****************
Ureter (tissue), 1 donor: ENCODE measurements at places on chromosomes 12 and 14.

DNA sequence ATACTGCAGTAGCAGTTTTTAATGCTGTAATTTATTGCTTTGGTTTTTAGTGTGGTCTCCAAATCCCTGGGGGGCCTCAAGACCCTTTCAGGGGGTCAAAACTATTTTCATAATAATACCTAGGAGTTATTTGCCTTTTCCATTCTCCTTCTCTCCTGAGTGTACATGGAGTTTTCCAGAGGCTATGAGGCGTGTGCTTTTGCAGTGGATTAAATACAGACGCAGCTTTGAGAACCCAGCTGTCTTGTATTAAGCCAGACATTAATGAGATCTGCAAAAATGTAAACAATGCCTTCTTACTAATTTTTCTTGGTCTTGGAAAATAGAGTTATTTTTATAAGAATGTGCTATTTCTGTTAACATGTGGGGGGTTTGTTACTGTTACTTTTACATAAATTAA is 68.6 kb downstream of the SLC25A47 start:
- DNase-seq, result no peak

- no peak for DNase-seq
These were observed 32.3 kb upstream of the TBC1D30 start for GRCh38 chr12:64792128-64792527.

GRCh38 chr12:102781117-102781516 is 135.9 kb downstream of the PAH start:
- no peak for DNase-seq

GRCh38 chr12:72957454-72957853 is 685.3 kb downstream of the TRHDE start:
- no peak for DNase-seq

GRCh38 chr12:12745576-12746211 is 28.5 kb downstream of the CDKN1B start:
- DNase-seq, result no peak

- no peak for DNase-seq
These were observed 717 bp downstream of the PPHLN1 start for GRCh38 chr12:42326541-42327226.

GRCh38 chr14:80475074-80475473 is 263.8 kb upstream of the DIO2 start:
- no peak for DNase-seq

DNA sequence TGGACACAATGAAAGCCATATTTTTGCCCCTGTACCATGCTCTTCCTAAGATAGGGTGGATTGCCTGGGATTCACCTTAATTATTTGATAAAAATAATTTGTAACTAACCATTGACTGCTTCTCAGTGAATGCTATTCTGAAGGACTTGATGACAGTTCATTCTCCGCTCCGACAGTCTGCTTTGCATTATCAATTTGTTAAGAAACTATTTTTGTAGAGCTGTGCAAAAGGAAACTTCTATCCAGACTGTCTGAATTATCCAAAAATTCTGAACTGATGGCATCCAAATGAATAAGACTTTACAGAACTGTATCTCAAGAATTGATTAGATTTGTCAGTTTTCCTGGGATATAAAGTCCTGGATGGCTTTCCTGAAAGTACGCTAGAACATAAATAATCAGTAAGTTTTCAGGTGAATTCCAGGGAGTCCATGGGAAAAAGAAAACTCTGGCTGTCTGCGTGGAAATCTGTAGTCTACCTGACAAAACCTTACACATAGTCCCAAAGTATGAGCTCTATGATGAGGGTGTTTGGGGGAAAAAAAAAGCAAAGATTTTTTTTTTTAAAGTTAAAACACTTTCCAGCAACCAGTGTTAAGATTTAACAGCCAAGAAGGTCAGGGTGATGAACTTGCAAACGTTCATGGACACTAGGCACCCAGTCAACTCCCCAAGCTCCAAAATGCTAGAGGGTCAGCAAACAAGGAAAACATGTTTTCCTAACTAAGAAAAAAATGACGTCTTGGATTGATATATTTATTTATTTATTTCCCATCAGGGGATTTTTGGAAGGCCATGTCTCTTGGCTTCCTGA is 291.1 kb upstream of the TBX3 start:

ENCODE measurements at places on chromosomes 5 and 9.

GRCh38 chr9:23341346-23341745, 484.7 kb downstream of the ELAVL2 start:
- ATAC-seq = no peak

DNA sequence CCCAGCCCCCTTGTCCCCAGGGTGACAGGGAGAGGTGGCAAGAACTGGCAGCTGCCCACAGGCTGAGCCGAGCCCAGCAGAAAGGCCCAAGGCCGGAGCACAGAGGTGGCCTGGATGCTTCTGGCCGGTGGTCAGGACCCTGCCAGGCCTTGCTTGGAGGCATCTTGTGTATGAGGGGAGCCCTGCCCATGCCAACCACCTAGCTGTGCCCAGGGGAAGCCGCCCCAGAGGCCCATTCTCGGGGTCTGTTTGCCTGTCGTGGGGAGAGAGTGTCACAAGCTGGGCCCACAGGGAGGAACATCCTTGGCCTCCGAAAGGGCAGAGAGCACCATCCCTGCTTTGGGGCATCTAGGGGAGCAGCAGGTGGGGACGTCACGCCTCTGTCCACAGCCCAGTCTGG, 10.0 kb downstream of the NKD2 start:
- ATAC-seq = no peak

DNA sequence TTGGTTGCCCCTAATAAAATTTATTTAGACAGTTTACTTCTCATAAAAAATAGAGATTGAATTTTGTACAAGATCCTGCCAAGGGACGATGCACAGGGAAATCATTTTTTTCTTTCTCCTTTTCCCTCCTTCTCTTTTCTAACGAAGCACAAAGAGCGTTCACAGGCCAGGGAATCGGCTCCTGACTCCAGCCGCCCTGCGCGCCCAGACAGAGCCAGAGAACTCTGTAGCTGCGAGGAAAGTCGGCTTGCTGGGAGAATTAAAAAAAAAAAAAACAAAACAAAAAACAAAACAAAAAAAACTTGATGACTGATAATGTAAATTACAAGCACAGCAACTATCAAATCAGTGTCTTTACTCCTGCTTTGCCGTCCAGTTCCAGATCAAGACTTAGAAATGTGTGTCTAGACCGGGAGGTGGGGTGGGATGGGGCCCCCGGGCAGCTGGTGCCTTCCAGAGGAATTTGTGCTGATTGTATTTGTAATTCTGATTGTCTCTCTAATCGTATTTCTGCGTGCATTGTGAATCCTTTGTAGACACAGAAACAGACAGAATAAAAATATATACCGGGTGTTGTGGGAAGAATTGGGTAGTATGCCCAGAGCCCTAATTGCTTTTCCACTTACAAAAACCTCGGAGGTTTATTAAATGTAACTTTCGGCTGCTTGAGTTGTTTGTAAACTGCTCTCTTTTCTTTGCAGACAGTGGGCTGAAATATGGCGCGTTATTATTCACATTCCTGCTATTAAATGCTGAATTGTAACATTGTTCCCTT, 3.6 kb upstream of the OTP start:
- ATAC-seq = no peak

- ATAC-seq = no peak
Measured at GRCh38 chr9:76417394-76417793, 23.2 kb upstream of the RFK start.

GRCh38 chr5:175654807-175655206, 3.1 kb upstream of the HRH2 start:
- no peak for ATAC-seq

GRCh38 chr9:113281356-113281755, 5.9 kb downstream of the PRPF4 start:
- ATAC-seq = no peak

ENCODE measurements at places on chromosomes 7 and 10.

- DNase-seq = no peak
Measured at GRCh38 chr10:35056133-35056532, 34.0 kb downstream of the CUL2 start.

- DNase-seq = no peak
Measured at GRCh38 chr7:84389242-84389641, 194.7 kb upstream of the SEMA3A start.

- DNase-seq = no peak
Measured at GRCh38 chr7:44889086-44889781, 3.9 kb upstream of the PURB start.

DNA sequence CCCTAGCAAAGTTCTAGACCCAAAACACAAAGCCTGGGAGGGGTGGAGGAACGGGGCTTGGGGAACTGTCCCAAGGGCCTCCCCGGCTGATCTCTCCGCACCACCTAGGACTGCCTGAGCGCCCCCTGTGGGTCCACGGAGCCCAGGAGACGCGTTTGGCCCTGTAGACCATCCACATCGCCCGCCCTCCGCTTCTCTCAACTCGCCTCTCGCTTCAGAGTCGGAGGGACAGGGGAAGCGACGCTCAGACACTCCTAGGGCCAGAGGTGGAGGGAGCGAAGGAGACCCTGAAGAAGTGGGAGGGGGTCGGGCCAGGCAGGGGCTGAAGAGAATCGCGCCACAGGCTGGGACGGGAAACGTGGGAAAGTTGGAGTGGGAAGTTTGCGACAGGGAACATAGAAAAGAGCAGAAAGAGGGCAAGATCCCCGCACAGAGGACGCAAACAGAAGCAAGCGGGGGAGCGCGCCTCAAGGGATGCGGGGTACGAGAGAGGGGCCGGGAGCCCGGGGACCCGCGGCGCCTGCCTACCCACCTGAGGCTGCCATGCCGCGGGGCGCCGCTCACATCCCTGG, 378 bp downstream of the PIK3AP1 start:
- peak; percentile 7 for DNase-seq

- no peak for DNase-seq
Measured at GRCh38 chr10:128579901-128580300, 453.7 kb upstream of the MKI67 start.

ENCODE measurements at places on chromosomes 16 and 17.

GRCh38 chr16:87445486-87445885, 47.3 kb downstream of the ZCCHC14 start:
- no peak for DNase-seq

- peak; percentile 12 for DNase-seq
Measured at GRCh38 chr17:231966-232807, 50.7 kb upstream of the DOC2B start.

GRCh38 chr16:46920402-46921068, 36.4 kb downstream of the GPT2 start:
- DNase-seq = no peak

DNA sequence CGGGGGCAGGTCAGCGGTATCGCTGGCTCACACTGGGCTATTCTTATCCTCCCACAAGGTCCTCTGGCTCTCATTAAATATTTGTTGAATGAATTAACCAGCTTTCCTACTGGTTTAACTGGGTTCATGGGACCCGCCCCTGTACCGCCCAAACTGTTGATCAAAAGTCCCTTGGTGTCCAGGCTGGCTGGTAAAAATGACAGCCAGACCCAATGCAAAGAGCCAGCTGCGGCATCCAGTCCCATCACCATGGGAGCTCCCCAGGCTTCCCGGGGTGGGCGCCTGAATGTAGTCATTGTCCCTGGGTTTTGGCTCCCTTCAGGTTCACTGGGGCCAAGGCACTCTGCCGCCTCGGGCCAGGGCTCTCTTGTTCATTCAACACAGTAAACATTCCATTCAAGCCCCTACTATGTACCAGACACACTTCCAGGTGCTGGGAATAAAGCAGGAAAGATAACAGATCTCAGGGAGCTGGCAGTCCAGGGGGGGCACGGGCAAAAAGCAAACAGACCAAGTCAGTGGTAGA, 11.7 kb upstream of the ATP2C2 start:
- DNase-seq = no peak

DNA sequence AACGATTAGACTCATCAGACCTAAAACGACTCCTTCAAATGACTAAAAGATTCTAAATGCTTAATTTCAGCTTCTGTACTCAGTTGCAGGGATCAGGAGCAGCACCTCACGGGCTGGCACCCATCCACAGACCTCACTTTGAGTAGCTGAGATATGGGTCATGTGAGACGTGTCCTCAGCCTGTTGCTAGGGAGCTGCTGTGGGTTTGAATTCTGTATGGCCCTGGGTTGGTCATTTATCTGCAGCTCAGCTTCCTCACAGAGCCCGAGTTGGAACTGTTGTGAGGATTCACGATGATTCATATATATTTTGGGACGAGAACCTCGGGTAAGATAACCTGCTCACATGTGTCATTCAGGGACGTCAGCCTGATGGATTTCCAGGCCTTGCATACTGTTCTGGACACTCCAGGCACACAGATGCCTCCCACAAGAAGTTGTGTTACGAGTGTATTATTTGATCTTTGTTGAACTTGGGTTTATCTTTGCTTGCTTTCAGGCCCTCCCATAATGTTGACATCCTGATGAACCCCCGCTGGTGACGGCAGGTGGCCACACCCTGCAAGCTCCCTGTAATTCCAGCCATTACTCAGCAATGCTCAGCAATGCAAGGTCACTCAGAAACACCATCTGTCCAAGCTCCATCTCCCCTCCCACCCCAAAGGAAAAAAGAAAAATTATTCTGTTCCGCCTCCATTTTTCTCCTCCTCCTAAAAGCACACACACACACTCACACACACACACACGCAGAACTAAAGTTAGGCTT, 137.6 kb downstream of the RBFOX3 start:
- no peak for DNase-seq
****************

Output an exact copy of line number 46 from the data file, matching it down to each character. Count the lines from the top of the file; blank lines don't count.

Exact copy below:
GRCh38 chr16:46920402-46921068, 36.4 kb downstream of the GPT2 start: